September 28, 2004
I knew that we were Iranian, and I knew that it was as good
as being anything else, American or Guatemalan or Vietnamese
or anything else that my friends were,
but a boy who leaves his country at age two wants to know the world that is right
in front of him. I didn't want to miss anything, so I had to learn what everything
was. The language was English. We spoke Farsi at home, but even at home, the
world was happening in English. A tree in our yard was a tree, and a dog barking
next door was a dog. They were all connected somehow to the people who spoke
the language. I wanted to be part of that too.
We could look at things and know them by their Farsi name,
and that made for a beautiful world. I loved the sound of it
in our house. It didn't matter that it was the only house on
our block where it was being spoken. It still explained everything
that needed explaining. But there was a language happening inside
me too. It came from the idea that I had something to say about
everything happening around me. I had to use the language of
the people around me, because that was whom I was trying to tell.
Things began to take on the quality of the language they seemed
to come in. A mother and father were two things that were still
in Farsi, along with everything
that came through them, and they still rang out like a bell as when my mother
would call out to the street for me to come inside, but the street itself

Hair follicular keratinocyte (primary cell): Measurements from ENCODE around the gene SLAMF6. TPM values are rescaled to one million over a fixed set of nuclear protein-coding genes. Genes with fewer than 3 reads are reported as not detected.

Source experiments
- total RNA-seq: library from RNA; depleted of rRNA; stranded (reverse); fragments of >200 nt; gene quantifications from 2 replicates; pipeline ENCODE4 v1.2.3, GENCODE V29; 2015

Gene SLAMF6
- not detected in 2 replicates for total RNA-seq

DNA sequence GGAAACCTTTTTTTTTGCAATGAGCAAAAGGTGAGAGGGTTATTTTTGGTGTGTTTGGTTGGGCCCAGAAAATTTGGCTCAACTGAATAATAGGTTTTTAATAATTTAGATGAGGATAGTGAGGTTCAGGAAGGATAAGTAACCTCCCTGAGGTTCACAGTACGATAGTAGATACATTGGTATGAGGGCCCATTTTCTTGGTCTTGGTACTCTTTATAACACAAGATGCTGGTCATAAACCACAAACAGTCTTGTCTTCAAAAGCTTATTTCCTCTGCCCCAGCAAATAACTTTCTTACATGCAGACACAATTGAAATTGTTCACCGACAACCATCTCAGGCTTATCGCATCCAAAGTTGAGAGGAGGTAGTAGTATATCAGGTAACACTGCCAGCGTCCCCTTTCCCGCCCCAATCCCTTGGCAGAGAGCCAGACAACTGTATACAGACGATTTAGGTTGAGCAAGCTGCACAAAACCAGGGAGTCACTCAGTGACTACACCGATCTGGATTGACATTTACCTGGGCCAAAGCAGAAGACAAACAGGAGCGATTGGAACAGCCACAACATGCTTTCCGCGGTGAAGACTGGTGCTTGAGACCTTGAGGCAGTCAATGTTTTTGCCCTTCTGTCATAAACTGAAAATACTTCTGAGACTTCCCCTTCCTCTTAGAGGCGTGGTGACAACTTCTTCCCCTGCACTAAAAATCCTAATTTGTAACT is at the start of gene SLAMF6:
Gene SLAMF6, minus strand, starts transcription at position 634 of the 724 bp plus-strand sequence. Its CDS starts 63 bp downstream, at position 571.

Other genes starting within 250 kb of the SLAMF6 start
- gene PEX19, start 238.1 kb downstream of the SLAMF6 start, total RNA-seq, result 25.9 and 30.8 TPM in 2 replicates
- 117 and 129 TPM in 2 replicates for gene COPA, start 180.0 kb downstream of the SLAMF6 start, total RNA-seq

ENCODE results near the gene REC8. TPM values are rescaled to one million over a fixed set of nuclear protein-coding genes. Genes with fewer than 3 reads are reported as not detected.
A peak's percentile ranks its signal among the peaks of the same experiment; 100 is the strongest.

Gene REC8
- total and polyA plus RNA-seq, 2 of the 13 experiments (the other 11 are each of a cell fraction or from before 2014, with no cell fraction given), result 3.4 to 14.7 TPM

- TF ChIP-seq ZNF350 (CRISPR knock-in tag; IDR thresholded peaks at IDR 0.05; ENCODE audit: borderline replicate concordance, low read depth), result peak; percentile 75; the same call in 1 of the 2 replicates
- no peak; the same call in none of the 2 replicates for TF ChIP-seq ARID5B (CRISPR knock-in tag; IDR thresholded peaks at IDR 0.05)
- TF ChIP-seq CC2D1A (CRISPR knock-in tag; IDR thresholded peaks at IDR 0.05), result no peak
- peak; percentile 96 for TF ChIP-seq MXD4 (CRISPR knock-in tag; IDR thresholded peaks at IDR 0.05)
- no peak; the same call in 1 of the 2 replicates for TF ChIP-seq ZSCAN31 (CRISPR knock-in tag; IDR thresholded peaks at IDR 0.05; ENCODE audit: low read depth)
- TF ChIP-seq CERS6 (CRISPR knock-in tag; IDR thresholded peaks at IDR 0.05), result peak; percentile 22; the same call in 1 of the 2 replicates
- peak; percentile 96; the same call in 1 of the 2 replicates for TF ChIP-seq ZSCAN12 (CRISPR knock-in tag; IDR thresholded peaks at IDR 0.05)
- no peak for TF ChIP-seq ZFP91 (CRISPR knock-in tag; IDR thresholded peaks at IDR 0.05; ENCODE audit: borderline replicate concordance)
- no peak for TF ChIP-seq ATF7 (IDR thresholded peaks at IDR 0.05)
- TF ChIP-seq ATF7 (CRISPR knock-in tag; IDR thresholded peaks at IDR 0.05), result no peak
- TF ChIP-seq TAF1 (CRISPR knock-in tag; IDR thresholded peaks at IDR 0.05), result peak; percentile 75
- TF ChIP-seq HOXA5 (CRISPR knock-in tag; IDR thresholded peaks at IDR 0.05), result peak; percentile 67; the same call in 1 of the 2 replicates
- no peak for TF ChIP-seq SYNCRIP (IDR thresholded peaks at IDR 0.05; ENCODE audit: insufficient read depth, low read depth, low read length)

was taking on the quality of the language spoken there, as was
everything in it.
I didn't know it at the time, but I was making a decision: to live in that
language. I didn't know it because to a kid the decision was an obvious one.
I knew that there were streets that were just as alive that were living in
Farsi. I could hear it when my parents talked. But they were too far away
to get inside me.
I only saw those streets on television when there was some
kind of problem, when we would be chanting angrily and burning
American flags. I already knew about that stuff. I knew that
we were mad at America and I knew we had some reasons to be.
My interest in watching it was in hearing even just a single
word in Farsi. And the world would go back to English soon enough,
but for a moment, I'd be thinking: I knew it. I knew there was
more to us than just us.
When I was ten years old, we went to Iran for the first time
since I was old enough to understand what was going on. I had
not guessed that it would be as wonderful as it turned out to
be. It was wonderful to see everybody, and it was wonderful to
see all the things that I hadn't known were Iranian. I remember
looking at a tree and thinking, this tree is Iranian. It had
something that went with what was inside us. I felt it in the
way it carried its Farsi name with it, derakht. I could think
of it as a tree, but I would somehow be being truer to it to
think of it as a derakht. I would be being truer to it and to
everything around me. I would be being truer the way a poet tried
to be true.
All this time, a tree had been an American thing to me, whether
it had been something that a boy climbed or hung from or hid
behind. And seeing the tree, I felt like I finally understood
what my parents had been talking about. I had always known what
they had been talking about, but now I understood that they had